A top priority, as always, is finding the money to fund robust defenses. “The increasing escalation of cyber-attacks on state and local government organizations, and higher expectations of digital access by the public, necessitates an operational strategy that makes infrastructure refreshes and training a required component of base budgets. Cybersecurity performance is both people and technology,” said Henry Sobanet, former director of the Colorado Office of State Planning and Budgeting and currently senior vice chancellor and chief financial officer at the Colorado State University System.

There are dozens of other important cybersecurity issues that could realistically be in the BHAG inventory, but I’ve chosen to focus on three: addressing the cybersecurity staffing and talent gap, developing a cyber supply chain response strategy, and taking measurable steps on the journey to zero trust.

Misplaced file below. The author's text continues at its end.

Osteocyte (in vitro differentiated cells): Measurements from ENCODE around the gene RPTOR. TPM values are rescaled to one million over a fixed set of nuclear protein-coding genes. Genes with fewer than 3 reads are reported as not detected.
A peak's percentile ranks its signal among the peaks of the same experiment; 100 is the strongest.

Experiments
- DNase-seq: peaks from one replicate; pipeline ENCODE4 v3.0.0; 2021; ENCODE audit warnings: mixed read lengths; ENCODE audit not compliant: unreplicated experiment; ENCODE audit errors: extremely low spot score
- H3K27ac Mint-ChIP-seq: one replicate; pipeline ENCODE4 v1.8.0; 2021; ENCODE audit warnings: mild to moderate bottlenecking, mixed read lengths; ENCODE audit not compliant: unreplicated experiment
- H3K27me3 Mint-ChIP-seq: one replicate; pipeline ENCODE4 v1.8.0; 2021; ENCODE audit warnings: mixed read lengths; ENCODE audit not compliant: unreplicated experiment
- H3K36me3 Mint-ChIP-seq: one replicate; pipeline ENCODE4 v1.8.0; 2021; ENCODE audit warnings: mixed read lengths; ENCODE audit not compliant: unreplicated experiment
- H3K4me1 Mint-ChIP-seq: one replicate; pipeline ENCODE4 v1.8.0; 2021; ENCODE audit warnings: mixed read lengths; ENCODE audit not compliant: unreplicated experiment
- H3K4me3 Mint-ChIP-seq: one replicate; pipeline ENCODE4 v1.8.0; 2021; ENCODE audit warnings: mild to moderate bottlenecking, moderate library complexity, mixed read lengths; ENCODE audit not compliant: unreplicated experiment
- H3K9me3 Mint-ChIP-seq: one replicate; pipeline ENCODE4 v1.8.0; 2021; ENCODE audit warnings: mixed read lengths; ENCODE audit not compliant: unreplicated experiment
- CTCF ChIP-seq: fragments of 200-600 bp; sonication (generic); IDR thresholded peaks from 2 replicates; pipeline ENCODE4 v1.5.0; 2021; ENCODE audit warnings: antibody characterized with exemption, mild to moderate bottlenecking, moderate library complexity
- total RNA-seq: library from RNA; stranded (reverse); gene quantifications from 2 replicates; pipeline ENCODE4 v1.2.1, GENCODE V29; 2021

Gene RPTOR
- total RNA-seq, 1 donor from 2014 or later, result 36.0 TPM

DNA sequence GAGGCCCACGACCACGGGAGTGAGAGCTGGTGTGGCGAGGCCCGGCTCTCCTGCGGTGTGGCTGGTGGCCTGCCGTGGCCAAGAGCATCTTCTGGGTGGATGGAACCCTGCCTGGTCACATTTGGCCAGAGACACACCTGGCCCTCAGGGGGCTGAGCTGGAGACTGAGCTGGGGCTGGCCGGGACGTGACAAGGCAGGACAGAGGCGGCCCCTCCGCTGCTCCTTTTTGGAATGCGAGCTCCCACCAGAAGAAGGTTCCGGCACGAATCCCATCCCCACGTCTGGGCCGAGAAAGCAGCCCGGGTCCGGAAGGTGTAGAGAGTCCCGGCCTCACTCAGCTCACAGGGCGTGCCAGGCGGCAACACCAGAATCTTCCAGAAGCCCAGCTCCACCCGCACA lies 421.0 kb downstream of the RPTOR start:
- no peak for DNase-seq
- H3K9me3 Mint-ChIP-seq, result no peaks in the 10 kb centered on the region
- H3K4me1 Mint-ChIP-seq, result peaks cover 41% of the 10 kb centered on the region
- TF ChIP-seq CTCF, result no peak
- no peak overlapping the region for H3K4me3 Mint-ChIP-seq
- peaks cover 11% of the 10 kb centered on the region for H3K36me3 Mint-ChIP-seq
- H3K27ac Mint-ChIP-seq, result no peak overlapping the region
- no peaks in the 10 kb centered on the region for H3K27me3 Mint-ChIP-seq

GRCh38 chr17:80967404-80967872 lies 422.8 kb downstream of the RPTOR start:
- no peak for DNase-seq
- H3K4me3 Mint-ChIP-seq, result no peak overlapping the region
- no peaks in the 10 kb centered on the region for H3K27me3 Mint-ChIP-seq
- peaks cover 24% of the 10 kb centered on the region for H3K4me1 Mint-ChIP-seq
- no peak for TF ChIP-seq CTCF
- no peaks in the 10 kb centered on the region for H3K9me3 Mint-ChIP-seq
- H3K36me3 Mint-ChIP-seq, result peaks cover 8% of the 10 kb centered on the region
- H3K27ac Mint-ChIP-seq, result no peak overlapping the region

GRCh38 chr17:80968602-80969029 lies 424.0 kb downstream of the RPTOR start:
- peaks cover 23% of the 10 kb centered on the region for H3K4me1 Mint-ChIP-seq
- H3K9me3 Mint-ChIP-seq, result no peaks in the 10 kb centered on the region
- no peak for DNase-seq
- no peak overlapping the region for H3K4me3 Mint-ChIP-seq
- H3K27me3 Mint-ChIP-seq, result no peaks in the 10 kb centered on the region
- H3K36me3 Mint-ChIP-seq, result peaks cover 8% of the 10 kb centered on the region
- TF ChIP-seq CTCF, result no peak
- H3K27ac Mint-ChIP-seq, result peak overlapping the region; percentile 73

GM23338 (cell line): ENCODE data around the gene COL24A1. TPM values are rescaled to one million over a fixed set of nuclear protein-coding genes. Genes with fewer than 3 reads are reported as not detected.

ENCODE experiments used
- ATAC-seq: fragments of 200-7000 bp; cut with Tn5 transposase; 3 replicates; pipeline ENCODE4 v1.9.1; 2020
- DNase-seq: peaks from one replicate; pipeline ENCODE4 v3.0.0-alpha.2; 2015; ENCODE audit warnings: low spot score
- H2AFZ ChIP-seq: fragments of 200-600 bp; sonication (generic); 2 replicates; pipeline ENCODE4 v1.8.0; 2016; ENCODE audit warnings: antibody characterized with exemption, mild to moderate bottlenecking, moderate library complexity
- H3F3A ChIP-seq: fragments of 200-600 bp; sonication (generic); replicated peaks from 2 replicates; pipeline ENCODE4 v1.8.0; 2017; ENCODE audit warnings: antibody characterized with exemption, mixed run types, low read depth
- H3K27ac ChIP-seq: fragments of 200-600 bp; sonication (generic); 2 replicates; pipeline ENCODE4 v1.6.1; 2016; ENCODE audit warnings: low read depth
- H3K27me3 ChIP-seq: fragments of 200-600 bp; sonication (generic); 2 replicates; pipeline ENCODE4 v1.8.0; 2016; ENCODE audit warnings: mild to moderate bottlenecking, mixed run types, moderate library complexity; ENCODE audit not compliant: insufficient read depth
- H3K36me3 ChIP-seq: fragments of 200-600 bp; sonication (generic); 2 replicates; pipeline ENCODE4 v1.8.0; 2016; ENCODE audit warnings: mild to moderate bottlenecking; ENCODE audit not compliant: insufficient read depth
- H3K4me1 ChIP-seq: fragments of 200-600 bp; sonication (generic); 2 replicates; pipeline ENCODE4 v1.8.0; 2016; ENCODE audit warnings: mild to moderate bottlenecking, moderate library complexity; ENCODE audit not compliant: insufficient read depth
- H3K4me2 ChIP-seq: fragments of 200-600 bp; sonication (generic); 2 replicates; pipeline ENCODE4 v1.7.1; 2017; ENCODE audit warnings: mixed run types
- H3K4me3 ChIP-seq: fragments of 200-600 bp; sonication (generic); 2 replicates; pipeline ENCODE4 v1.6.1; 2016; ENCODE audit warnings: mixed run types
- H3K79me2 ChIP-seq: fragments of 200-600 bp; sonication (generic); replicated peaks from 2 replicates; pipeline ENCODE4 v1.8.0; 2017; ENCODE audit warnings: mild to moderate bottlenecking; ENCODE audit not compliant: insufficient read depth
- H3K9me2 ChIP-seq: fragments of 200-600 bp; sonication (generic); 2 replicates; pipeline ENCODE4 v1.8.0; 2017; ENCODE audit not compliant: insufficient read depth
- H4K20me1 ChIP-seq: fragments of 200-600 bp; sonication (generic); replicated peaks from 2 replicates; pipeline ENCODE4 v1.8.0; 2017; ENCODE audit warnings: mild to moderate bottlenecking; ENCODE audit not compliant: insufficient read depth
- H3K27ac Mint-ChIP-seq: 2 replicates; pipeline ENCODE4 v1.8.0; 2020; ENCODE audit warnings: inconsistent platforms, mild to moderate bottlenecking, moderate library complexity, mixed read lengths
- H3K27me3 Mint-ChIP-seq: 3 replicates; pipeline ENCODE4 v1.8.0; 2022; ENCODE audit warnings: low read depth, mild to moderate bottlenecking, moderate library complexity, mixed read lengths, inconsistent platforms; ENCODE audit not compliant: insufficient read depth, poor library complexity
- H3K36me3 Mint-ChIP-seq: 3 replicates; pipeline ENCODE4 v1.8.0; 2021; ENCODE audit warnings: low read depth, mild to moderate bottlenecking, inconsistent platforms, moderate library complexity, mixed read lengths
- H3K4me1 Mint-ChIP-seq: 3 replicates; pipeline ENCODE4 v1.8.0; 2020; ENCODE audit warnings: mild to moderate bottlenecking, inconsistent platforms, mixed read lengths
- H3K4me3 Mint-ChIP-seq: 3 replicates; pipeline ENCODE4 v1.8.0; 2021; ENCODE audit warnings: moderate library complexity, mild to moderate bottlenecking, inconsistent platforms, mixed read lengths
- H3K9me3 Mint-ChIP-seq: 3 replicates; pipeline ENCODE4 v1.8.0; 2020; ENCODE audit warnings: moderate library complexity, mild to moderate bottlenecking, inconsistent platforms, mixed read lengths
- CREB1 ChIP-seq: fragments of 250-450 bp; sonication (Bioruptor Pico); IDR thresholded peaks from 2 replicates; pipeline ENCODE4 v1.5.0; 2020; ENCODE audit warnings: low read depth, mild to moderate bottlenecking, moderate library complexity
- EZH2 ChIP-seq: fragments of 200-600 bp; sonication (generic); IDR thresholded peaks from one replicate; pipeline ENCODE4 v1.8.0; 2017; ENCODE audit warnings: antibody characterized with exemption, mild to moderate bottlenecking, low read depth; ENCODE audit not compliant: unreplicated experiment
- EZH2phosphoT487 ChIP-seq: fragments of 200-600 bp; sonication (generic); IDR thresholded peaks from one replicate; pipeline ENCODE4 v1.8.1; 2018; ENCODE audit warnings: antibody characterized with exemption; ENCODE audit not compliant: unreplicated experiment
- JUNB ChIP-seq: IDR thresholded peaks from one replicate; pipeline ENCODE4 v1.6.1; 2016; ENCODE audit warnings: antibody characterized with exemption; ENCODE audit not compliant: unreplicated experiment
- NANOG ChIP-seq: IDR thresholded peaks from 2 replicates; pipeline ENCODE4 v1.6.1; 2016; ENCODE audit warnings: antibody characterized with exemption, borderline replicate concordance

Avoiding a Downward Staffing Spiral

In a global survey of cybersecurity professionals published last summer by the Information Systems Security Association and the industry analyst firm Enterprise Strategy Group, 59 percent of respondents said their organizations could be doing more to address the cybersecurity skills shortage, and 57 percent said a shortage of those skills has impacted their organizations. This data indicates that the passive approach to hiring and retaining cybersecurity staff is failing and requires an active response.